Inside a property depending on a function `rf :: Fun a b`

, we can get the underlying "real" function `f :: a -> b`

by pattern matching with `(Fun _ f)`

.

Functor instances should satisfy the two *laws* shown below.

The first law states that mapping the identity function shouldn't do anything.

```
> prop_FMapId :: (Eq (f a), Functor f) => f a -> Bool
> prop_FMapId x = fmap id x == id x
```

The second law allows us to combine two passes with `fmap`

into a single one using function composition.

```
> prop_FMapComp :: (Eq (f c), Functor f) => Fun b c -> Fun a b -> f a -> Bool
> prop_FMapComp (Fun _ f) (Fun _ g) x =
> fmap (f . g) x == (fmap f . fmap g) x
```

Furthermore, monad instances should satisfy the *three* monad laws given below.

```
> prop_LeftUnit :: (Eq (m b), Monad m) => a -> Fun a (m b) -> Bool
> prop_LeftUnit x (Fun _ f) =
> (return x >>= f) == f x
```

```
> prop_RightUnit :: (Eq (m b), Monad m) => m b -> Bool
> prop_RightUnit m =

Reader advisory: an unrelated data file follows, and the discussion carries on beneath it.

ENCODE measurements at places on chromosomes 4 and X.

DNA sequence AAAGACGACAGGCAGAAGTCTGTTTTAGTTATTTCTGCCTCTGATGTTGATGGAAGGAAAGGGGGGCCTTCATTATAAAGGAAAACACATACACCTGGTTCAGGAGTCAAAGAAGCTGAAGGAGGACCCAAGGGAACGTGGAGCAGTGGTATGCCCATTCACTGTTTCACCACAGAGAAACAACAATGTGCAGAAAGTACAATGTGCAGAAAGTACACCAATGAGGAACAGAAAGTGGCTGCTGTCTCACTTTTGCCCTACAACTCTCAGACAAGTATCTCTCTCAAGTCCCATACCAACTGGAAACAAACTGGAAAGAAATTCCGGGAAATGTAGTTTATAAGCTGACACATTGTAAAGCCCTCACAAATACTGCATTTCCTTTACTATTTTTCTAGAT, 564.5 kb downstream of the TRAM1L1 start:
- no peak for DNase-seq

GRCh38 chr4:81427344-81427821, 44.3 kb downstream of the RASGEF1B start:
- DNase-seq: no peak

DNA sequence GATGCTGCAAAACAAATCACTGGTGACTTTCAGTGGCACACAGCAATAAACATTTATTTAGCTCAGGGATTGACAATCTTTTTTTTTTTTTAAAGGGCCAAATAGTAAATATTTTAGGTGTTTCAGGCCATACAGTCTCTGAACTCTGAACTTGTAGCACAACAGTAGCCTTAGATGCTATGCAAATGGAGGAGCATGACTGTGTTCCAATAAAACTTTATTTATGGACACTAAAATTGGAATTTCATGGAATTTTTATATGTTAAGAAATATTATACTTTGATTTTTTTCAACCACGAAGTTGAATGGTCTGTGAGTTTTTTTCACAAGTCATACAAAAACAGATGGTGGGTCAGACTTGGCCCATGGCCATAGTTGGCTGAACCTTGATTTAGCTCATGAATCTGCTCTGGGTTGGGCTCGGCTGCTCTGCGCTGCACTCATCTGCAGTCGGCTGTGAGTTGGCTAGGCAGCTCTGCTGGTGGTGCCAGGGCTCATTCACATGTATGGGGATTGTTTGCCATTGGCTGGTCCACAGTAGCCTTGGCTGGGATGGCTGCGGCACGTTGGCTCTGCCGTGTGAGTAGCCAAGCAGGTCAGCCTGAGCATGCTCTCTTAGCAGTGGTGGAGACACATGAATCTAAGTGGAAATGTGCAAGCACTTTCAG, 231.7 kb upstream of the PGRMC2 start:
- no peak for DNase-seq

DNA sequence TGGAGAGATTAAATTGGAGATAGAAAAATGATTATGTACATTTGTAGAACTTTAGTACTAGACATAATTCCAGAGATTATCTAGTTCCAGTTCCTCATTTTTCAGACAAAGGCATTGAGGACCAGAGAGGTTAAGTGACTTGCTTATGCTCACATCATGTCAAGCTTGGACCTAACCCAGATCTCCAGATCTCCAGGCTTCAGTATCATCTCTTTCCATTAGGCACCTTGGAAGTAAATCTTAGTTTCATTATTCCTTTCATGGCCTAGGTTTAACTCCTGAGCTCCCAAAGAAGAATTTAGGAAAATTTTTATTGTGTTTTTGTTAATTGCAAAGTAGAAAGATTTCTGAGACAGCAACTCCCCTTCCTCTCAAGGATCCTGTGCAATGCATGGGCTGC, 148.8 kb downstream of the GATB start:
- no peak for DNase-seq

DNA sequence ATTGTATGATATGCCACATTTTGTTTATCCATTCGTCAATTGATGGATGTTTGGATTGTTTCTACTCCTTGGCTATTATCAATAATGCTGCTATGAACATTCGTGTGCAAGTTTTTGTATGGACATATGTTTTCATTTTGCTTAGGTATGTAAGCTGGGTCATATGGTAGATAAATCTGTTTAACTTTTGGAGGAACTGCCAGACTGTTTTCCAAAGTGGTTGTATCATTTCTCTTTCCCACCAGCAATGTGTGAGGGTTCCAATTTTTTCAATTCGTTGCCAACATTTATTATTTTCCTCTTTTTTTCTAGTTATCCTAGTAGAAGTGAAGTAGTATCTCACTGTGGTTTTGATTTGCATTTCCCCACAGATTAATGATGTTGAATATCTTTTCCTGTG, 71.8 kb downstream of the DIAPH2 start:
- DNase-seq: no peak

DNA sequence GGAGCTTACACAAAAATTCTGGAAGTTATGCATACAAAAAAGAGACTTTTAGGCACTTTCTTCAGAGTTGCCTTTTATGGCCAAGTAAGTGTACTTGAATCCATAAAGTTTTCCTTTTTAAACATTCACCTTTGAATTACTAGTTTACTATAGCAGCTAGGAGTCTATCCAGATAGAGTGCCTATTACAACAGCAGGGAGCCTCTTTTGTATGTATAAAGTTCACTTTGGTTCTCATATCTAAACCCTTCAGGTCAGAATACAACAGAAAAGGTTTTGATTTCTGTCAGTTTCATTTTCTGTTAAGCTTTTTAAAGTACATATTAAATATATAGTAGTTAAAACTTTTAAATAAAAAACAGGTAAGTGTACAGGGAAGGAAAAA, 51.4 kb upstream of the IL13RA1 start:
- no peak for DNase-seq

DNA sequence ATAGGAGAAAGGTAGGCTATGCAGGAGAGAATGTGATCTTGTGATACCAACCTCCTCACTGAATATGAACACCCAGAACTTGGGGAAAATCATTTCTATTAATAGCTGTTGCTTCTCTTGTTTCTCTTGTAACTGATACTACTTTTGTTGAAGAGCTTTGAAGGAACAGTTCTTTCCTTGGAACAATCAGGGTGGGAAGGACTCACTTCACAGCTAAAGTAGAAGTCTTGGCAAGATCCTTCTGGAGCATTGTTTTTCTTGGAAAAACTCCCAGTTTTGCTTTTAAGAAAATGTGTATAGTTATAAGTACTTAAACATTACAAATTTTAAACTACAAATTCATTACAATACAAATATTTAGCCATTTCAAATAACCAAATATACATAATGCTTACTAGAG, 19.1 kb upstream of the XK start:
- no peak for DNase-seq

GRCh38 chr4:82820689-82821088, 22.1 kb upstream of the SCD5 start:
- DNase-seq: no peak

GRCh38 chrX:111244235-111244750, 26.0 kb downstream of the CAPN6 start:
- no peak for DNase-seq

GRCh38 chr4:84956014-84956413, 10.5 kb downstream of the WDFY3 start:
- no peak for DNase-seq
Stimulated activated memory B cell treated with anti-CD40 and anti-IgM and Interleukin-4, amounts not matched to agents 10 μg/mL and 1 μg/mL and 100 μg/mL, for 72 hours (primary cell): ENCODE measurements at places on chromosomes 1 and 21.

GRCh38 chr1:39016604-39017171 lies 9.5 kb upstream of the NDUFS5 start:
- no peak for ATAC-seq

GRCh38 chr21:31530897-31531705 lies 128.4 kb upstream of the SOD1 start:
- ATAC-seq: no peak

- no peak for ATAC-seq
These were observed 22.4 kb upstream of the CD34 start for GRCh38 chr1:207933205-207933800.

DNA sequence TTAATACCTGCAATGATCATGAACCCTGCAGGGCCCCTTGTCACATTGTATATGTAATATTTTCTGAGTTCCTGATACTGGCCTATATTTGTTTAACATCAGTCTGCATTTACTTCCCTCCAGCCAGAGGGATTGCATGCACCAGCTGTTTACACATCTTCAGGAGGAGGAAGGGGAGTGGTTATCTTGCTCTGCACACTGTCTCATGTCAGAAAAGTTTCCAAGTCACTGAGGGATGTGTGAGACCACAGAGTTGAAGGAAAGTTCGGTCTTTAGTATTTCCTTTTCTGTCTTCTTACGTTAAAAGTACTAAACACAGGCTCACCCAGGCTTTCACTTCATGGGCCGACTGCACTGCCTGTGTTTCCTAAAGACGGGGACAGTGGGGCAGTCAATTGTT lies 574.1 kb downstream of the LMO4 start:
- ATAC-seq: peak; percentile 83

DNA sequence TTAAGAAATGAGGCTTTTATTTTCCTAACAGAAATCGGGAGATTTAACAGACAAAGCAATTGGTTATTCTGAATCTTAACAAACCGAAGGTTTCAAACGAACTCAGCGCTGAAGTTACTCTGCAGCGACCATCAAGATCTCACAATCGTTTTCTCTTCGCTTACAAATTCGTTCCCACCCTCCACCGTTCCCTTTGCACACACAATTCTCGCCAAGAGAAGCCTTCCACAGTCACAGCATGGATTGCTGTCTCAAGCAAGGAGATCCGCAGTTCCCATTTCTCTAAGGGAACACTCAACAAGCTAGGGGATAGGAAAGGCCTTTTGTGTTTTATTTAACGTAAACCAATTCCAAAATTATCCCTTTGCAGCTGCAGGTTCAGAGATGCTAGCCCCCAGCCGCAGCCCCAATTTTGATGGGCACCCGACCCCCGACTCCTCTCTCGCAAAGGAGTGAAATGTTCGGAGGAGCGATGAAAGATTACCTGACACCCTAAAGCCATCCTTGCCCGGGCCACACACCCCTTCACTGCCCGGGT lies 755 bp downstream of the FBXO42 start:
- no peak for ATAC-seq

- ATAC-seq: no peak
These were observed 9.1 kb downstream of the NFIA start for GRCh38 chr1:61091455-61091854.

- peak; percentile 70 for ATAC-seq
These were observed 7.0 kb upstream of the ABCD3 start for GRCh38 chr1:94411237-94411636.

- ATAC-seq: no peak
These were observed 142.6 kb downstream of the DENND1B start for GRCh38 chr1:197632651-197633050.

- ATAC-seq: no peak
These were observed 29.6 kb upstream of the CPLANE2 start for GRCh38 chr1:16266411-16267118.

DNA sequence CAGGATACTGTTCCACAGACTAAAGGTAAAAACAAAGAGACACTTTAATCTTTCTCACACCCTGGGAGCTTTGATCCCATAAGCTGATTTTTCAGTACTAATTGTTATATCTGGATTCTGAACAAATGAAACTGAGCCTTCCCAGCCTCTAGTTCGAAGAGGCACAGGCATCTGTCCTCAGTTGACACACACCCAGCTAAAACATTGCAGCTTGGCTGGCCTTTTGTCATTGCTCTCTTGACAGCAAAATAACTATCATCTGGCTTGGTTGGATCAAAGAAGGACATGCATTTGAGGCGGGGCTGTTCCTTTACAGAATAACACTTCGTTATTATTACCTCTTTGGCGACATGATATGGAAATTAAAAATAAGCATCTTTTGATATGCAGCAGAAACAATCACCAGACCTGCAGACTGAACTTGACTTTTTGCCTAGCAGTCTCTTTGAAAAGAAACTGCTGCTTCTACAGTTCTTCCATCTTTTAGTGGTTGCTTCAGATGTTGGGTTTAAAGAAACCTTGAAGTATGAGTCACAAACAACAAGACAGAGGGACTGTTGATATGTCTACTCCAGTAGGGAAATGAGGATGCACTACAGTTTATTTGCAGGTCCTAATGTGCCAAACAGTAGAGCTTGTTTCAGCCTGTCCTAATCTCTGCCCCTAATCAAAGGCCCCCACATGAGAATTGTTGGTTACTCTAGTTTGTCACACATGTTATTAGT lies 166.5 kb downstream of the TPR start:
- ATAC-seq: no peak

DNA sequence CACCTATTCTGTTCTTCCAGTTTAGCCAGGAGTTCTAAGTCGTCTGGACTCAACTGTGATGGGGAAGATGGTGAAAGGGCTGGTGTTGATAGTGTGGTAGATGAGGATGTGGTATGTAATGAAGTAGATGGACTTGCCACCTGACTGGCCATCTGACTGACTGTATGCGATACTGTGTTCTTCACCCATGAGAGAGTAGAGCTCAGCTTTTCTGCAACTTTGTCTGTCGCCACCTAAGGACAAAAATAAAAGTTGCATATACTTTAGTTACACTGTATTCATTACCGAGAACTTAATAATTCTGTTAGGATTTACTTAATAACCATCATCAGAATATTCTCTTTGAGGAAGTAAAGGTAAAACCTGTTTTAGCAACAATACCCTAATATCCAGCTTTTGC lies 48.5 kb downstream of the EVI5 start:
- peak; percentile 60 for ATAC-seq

> (m >>= return) == m
```

```
> prop_Assoc :: (Eq (m c), Monad m) =>
> m a -> Fun a (m b) -> Fun b (m c) -> Bool
> prop_Assoc m (Fun _ f) (Fun _ g) =
> ((m >>= f) >>= g) == (m >>= \x -> f x >>= g)
```

Finally, types that are instances of both `Functor`

and `Monad`

should satisfy one additional law:

```
> prop_FunctorMonad :: (Eq (m b), Monad m) => m a -> Fun a b -> Bool
> prop_FunctorMonad x (Fun _ f) = fmap f x == (x >>= return . f)
```

Now use QuickCheck to verify these properties for your `Functor`

and `Monad`

instances above.

After you have completed the instances, make sure that your code satisfies the properties by running the following computations.

```
> qc1 :: IO ()
> qc1 = quickCheck